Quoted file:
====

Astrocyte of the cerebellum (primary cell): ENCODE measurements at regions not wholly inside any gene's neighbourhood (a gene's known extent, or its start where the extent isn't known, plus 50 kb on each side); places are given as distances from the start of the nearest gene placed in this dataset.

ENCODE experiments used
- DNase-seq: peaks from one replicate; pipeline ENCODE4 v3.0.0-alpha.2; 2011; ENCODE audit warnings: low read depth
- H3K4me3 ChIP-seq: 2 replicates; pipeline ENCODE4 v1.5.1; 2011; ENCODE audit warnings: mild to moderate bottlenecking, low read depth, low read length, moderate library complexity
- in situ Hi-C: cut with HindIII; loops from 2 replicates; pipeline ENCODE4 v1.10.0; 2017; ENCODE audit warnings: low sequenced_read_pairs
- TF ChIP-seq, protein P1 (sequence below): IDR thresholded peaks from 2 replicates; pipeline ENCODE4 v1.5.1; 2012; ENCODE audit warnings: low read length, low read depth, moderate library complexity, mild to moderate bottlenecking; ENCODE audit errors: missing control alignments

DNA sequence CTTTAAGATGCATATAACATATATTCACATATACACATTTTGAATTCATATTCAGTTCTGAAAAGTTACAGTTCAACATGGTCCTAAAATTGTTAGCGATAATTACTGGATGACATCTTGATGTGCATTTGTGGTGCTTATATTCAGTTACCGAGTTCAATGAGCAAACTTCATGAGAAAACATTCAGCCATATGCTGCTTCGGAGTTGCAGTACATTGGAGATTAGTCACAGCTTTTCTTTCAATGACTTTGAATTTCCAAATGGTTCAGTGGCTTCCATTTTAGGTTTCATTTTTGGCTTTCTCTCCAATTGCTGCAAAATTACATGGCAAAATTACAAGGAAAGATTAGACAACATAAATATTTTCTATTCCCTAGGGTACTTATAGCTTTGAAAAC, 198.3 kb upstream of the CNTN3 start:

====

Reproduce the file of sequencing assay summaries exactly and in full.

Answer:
Astrocyte of the cerebellum (primary cell): ENCODE measurements at regions not wholly inside any gene's neighbourhood (a gene's known extent, or its start where the extent isn't known, plus 50 kb on each side); places are given as distances from the start of the nearest gene placed in this dataset.

ENCODE experiments used
- DNase-seq: peaks from one replicate; pipeline ENCODE4 v3.0.0-alpha.2; 2011; ENCODE audit warnings: low read depth
- H3K4me3 ChIP-seq: 2 replicates; pipeline ENCODE4 v1.5.1; 2011; ENCODE audit warnings: mild to moderate bottlenecking, low read depth, low read length, moderate library complexity
- in situ Hi-C: cut with HindIII; loops from 2 replicates; pipeline ENCODE4 v1.10.0; 2017; ENCODE audit warnings: low sequenced_read_pairs
- TF ChIP-seq, protein P1 (sequence below): IDR thresholded peaks from 2 replicates; pipeline ENCODE4 v1.5.1; 2012; ENCODE audit warnings: low read length, low read depth, moderate library complexity, mild to moderate bottlenecking; ENCODE audit errors: missing control alignments

DNA sequence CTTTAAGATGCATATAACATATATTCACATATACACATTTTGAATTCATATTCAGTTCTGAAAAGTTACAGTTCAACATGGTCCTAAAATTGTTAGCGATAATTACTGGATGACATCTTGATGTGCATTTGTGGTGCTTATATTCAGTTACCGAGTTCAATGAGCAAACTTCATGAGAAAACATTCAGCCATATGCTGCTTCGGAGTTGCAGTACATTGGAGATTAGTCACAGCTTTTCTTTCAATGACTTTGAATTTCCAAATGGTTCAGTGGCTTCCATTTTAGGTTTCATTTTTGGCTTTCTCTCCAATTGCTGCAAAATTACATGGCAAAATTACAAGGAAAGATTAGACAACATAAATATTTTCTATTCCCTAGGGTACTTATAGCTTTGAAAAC, 198.3 kb upstream of the CNTN3 start: